Things You'll Need
2 plastic tarps
Can of fast expanding spray foam
Wooden paint stick
A face mask will protect those with allergies and respiratory problems when spraying insulation foam, as well as painting.
A hole in a garage door allows airborne contaminants to enter the garage and so it must be closed. You can patch a hole in your garage door without having to call in a professional; the procedure is straightforward if a bit involved. You will need tools that most homes already have on hand, along with supplies from a hardware store. The structural integrity of the garage door will be unaffected by your patching the hole.
Place plastic tarps on the ground beneath the hole on both sides of the garage door. Turn off the garage door opener, if there is one, so that the door will not move while you are patching the hole.
Working from inside the garage, smooth the inside edges of the hole with rough-grit sandpaper. Blow off the loose dust generated by the sanding with bursts of compressed air.
Shake the can of fast expanding, spray foam insulation for ten seconds. Spray the insulating foam into the hole. Stop spraying the foam when the hole is completely filled.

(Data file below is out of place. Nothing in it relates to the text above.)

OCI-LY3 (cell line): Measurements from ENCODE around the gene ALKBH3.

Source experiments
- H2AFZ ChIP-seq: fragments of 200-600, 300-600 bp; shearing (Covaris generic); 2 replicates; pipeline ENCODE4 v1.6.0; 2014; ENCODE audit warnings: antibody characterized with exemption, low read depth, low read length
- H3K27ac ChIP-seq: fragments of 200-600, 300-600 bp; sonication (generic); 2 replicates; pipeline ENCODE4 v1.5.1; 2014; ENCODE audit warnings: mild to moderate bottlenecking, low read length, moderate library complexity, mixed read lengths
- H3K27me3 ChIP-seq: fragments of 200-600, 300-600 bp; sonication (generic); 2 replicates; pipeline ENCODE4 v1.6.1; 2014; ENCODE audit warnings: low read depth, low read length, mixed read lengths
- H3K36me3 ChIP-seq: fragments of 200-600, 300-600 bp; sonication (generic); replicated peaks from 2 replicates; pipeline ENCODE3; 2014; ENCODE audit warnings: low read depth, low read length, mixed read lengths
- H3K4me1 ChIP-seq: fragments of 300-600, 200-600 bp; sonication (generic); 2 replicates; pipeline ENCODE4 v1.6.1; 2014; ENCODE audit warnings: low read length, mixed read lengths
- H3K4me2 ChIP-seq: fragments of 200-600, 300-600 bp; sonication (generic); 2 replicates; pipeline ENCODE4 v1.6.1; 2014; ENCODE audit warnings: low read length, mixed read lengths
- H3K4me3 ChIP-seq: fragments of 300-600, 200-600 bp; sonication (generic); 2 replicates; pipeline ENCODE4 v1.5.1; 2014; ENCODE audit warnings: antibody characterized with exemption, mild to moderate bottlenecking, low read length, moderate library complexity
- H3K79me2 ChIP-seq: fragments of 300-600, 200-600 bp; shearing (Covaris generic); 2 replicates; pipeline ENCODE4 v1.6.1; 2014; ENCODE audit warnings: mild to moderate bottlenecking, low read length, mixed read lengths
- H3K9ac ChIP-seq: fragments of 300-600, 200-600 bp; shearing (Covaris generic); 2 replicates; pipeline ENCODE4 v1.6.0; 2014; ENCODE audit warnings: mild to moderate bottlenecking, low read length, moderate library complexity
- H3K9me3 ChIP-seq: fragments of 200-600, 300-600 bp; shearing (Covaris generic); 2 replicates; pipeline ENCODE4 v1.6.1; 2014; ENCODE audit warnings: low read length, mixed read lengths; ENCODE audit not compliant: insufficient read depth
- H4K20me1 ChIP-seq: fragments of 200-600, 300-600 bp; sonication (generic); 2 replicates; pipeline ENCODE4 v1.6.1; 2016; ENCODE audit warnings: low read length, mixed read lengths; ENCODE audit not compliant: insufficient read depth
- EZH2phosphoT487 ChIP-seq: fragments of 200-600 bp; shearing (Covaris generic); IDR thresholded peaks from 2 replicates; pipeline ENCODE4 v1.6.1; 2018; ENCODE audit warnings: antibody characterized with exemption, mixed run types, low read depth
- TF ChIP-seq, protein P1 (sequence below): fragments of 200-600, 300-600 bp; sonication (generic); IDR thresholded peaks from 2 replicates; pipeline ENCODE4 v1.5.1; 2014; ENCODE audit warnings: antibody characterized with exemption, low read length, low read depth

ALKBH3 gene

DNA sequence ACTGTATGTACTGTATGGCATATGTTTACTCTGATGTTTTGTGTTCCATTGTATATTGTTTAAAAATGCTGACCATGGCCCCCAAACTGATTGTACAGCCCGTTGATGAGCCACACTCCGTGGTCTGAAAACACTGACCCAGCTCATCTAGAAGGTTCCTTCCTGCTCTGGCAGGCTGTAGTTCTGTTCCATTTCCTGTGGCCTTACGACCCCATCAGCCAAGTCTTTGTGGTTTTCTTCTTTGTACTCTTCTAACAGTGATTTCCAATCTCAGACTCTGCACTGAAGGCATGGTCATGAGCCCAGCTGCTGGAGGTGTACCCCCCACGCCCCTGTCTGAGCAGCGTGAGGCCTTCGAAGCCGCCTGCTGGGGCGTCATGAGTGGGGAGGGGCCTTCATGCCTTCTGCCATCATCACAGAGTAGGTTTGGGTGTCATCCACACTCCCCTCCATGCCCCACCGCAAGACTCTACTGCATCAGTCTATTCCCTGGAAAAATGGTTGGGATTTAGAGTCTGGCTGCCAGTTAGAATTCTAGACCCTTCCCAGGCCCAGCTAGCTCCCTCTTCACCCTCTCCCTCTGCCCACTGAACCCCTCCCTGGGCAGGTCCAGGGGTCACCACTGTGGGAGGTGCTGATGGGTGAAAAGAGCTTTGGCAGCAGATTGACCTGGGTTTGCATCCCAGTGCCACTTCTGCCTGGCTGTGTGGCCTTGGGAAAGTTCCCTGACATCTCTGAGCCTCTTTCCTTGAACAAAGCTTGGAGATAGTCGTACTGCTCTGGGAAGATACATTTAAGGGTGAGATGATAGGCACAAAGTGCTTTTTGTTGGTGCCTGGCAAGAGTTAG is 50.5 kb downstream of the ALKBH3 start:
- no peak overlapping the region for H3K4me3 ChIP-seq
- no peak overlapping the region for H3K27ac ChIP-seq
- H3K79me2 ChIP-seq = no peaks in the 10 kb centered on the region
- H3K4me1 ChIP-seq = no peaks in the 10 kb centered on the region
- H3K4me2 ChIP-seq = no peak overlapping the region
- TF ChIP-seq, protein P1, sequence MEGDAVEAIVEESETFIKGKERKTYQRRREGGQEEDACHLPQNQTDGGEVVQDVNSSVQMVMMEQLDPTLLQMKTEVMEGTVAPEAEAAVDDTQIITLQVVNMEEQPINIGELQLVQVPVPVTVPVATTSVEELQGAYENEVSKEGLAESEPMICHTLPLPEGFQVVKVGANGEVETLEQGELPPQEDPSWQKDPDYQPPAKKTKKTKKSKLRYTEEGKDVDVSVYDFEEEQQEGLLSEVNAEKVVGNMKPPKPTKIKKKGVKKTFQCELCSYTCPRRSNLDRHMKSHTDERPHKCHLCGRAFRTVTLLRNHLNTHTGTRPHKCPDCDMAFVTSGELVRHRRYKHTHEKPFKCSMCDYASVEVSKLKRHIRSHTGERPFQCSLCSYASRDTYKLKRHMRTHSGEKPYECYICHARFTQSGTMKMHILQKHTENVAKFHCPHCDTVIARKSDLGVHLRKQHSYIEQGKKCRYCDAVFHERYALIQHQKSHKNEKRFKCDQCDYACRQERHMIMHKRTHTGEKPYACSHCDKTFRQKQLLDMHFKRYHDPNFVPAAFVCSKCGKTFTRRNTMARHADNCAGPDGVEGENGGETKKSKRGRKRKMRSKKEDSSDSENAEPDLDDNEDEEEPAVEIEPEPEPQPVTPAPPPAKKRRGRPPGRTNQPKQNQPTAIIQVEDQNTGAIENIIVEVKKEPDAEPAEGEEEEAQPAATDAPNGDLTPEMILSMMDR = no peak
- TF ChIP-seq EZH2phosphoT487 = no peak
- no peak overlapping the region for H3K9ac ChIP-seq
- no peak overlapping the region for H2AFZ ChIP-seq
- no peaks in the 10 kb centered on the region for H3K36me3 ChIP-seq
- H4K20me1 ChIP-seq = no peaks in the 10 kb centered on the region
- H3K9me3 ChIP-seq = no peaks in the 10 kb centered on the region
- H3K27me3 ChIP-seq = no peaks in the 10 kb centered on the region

From outside the garage, press the edge of a wooden painting stick against the garage door at one end of the hole. Press down on the stick as you drag it across the door to smooth the foam even with the door. Repeat this procedure as many times as necessary.
Go back into the garage and repeat the procedure just finished at the hole. Let the foam set for the amount of time specified in the instructions that accompany it.
Sand the foam-covered hole on the outside of the garage door with rough-grit sandpaper. Stop sanding when the surface of the foam-covered hole is even with the rest of the door. Repeat this procedure on the inside of the garage door. The surface of the garage door can now be painted to match the rest of the door; alternately you can paint the entire garage door on both sides with a fresh coat of paint.
Marshal M. Rosenthal
Marshal M. Rosenthal is a technology maven with more than 15 years of editorial experience. A graduate of Brooks Institute of Photography with a Bachelor of Arts in photographic arts, his editorial work has appeared both domestically as well as internationally in publications such as "Home Theater," "Electronic House," "eGear," "Computer and Video Games" and "Digitrends."